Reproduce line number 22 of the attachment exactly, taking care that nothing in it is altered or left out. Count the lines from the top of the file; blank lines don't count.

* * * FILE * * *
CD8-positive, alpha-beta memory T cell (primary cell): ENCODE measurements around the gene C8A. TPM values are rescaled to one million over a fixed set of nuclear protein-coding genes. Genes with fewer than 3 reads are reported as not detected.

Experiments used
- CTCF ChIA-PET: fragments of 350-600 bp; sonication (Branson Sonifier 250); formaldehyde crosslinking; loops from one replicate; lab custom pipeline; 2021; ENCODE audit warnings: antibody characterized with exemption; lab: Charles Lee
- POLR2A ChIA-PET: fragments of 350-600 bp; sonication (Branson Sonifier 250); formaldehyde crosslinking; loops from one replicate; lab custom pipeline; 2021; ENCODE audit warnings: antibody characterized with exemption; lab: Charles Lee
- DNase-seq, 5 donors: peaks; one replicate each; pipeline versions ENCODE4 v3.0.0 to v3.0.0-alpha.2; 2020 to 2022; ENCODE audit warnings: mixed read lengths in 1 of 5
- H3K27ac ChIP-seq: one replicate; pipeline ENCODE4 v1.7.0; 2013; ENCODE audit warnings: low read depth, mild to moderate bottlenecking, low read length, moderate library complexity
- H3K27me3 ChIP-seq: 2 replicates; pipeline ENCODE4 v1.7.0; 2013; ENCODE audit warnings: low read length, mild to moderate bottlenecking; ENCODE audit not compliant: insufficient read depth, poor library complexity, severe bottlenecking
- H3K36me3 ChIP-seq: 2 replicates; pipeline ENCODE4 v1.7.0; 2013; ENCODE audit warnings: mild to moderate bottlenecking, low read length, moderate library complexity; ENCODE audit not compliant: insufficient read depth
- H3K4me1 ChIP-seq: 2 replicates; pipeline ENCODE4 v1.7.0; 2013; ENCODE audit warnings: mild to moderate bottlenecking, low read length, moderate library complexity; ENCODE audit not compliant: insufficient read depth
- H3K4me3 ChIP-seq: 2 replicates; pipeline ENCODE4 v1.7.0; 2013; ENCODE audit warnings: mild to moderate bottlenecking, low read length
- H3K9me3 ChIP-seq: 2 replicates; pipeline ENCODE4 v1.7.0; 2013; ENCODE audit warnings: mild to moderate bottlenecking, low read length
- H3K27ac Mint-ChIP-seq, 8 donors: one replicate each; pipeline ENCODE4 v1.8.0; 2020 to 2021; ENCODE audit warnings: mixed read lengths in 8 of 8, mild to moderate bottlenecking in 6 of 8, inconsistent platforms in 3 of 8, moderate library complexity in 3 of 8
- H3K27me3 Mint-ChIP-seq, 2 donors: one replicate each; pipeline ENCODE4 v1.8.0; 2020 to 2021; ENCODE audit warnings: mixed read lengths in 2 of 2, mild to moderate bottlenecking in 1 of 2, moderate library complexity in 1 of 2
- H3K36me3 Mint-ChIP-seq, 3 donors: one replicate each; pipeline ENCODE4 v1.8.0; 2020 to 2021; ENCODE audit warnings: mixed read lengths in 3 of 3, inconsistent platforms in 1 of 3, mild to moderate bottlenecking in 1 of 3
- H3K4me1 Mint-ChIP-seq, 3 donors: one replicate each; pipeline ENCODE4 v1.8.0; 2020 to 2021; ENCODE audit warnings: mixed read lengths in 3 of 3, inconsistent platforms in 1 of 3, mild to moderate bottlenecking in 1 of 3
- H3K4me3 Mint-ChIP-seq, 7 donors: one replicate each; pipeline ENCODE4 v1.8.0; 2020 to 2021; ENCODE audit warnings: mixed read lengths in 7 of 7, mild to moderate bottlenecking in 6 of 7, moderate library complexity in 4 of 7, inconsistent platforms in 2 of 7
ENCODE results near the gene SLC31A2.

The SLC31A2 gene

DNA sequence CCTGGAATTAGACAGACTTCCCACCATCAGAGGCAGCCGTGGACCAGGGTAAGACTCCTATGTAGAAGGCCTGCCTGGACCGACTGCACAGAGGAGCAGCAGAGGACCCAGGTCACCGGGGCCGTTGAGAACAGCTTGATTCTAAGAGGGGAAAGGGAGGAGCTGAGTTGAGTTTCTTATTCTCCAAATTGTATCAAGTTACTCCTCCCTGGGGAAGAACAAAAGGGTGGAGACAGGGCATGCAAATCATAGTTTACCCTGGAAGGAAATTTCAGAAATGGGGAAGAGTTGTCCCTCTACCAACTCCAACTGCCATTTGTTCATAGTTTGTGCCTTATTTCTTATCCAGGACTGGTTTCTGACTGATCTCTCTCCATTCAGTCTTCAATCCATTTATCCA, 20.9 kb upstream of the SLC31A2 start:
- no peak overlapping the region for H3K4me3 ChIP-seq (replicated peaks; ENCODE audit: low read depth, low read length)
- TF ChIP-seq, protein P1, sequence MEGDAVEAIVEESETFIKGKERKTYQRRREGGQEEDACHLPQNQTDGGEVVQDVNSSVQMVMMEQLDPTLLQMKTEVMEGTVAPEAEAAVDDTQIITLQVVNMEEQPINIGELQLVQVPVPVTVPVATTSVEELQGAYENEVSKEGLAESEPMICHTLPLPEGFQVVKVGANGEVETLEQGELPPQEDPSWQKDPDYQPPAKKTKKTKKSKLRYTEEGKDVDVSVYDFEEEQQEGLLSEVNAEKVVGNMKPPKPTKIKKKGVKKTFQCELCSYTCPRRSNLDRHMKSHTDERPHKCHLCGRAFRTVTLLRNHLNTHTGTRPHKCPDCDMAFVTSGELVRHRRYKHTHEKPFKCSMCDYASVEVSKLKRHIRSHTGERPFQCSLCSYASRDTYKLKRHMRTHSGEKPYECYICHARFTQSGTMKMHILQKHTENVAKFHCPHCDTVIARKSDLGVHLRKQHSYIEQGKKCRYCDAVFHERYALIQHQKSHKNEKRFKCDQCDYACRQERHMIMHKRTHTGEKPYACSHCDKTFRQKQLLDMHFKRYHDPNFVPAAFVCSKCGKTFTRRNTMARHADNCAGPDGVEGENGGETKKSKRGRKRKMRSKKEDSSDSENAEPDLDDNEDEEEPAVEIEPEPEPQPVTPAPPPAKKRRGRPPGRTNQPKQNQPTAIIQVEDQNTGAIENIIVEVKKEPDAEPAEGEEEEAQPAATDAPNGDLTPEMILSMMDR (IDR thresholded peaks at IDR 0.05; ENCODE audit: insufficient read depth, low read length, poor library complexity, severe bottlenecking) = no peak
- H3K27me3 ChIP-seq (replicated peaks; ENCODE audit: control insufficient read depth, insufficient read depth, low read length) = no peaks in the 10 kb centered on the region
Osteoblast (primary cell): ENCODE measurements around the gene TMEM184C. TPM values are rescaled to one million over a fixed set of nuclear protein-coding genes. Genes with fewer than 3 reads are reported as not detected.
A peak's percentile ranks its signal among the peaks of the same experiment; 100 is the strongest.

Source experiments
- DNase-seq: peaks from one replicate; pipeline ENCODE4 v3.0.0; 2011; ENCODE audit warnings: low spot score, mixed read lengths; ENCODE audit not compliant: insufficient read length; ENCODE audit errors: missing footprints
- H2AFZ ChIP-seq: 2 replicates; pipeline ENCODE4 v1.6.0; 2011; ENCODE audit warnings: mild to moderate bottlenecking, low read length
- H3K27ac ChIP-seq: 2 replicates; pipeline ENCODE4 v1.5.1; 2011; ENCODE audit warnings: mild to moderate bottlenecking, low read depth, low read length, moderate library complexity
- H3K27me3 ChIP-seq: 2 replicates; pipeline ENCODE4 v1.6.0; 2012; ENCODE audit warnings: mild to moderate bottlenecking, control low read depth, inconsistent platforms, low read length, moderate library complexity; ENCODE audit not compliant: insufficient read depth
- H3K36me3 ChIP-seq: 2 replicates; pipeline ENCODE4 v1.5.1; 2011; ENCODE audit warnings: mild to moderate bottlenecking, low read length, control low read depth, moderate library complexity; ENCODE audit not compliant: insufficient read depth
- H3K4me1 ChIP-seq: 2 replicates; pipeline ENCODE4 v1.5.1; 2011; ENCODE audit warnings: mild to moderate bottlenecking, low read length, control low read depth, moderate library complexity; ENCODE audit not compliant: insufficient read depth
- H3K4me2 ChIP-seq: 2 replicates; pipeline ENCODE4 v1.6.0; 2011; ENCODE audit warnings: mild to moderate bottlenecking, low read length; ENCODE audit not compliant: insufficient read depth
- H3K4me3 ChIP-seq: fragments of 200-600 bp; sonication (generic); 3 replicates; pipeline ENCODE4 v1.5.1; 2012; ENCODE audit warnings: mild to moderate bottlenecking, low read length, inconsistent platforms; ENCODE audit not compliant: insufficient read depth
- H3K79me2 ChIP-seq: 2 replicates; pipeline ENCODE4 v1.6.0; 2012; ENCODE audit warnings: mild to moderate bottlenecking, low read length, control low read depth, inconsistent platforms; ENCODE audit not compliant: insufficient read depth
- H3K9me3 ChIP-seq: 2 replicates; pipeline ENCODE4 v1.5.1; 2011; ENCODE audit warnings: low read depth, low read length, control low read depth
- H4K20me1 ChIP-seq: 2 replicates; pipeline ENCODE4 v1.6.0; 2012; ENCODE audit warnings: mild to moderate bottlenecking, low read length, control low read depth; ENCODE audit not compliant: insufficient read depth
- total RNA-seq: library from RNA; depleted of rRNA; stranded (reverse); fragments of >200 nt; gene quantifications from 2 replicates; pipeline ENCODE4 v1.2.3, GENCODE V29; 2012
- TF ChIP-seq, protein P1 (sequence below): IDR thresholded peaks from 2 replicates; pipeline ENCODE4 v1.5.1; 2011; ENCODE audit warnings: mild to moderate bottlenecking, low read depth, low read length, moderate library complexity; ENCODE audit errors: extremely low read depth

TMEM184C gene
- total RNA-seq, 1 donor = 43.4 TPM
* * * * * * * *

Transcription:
- H3K27me3 ChIP-seq (replicated peaks; ENCODE audit: control insufficient read depth, insufficient read depth, low read length) = no peaks in the 10 kb centered on the region